Whilst she isn’t a member of Griselda’s founding trio of Westside Gunn, Benny the Butcher, and Conway the Machine, Armani Caesar is about as close as you can get to your typical Griselda signee. A thirteen-year veteran after signing with the late DJ Shay in 2009, the Buffalo native has had her fair share of time in obscurity before joining as Griselda’s ‘First Lady’ in 2019. And in a year in which GxFR has seen projects from nearly all members, Caesar’s project may well be the best release of the year, barring perhaps Conway’s God Don’t Make Mistakes.
The first thing that stands out is the sheer breadth of sounds Caesar experiments with. Most Griselda listeners are accustomed to the label’s grimy, underground 90s New York sound on nearly all their projects. Still, Caesar attempts to break free from these boundaries on many tracks whilst flourishing on the more classic Griselda instrumentals.
Executively produced by Westside Gunn, his influence is evident on several tracks, not least in the opening track ‘Paula Deen’ in which he delivers a concise, typically-braggadocious verse. However, he doesn’t overstay his welcome, with his only other appearance coming at the end of ‘Survival of the Littest.’ Gunn is often most effective when he is not rapping, acting more as a Buffalo P Diddy, overseeing the album’s creation, as is the case on The Liz 2.
‘Mel Gibson’ sounds like it could have come straight from a Mach-Hommy/Westside Gunn crossover, allowing Armani to demonstrate her ability over the more hard-hitting boom-bap instrumentals. Lead single ‘Hunnit Dollar Hiccup’ is an instant Griselda classic, as labelmates Benny the Butcher and Stove God Cooks join forces with Caesar to create another underground banger, proving that Armani can more than hang with Griselda’s best.
Outside West’s influence, Armani Caesar branches into several other genres. Tracks’ Meth & Mary’ and ‘Queen City’ are textbook pop-rap bangers, both of which could come straight from a Megan Thee Stallion record – if Megan had a much better pen and could sing.
And who knew Armani Caesar could sing so well? ‘First Wives Club’ has hints of RnB over a slow, jazzy instrumental, with Caesar flaunting her success and independence as an artist and woman; the chorus ‘you don’t own me… I’m not your bitch,’ is just as catchy as it is empowering.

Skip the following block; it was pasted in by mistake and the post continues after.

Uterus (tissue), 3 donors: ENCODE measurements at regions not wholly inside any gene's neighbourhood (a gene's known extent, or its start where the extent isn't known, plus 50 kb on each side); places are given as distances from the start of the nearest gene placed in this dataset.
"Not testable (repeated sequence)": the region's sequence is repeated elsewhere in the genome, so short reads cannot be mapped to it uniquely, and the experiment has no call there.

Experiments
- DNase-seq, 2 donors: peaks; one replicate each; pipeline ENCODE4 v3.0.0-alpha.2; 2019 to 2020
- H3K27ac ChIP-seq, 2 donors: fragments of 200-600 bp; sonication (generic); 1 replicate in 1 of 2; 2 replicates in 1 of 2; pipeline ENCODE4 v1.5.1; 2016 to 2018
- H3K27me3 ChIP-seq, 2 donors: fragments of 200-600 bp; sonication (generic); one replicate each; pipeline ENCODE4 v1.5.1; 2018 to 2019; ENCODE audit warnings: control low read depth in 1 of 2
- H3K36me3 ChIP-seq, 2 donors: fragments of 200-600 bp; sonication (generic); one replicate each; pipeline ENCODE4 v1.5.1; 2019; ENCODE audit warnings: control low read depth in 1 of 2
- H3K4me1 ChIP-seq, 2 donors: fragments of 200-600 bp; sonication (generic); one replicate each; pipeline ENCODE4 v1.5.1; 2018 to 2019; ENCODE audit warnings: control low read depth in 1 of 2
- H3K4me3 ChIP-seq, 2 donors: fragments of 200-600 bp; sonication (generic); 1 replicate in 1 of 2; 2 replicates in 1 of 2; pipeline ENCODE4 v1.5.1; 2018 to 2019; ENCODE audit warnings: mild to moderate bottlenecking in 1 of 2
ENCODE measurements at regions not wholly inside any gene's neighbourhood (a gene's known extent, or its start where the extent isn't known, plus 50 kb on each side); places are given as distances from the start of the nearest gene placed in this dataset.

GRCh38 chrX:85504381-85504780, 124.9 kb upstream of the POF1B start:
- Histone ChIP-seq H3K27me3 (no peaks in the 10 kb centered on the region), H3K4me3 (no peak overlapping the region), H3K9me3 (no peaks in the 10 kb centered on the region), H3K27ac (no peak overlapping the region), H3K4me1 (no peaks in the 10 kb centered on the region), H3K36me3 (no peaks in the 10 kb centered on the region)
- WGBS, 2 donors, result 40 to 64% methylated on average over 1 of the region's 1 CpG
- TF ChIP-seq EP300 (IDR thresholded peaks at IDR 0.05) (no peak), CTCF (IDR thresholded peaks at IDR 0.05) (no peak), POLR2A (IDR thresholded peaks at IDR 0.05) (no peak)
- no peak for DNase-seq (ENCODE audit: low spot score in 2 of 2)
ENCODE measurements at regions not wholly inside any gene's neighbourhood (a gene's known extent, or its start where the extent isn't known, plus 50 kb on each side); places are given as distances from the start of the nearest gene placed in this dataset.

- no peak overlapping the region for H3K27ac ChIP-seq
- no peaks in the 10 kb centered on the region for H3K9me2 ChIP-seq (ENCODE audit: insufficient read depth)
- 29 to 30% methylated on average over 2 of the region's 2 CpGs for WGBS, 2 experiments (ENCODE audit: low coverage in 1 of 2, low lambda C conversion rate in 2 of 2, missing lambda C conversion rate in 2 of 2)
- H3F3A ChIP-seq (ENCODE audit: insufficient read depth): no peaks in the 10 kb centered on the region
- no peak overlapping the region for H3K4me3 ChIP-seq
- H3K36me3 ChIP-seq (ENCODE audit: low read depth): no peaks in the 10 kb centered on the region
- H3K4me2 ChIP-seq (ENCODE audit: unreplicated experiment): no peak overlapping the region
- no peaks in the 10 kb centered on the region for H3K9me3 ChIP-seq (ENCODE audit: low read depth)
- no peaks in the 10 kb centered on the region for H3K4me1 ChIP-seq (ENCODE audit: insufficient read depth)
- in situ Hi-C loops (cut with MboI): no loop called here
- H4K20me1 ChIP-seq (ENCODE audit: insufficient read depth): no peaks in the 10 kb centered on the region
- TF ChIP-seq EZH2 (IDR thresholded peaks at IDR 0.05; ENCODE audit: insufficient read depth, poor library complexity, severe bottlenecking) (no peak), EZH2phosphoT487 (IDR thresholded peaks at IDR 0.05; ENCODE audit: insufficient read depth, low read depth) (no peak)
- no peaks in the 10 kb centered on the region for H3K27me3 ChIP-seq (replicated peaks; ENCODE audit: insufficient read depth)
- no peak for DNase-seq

Armani even succeeds in blending her sounds. El Puro has all the makings of a quality radio hit and could get even the most hardcore Griselda listener singing that he needs a ‘real ass bitch’. Yet the track also features Conway the Machine, who has never sounded so good over a luscious pop-rap instrumental with near-to-no elements of boom-bap in it. The song plays like a coronation, not just of the album, but of Griselda records, whose rise to the forefront of hip-hop has been nothing short of outstanding, and the year they have had is a testament to that.
Armani Caesar has taken her sound from The Liz Tape and ran with it. Griselda may still be mainly recognised for the trio of West, Benny and Conway, but Armani Caesar is slowly but surely making her name known. Griselda diehards will be content with the stream of 90s east coast sounds they are accustomed to hearing from the collective, but the ‘Fashion Rebels’ can often get too caught up in hip-hop history. In this sense, Caesar’s presence makes her invaluable. She thrives over vintage beats but is willing to experiment with new sounds. She brings modernity to the label (which is never a bad thing), and it just so happens that she’s very good at it.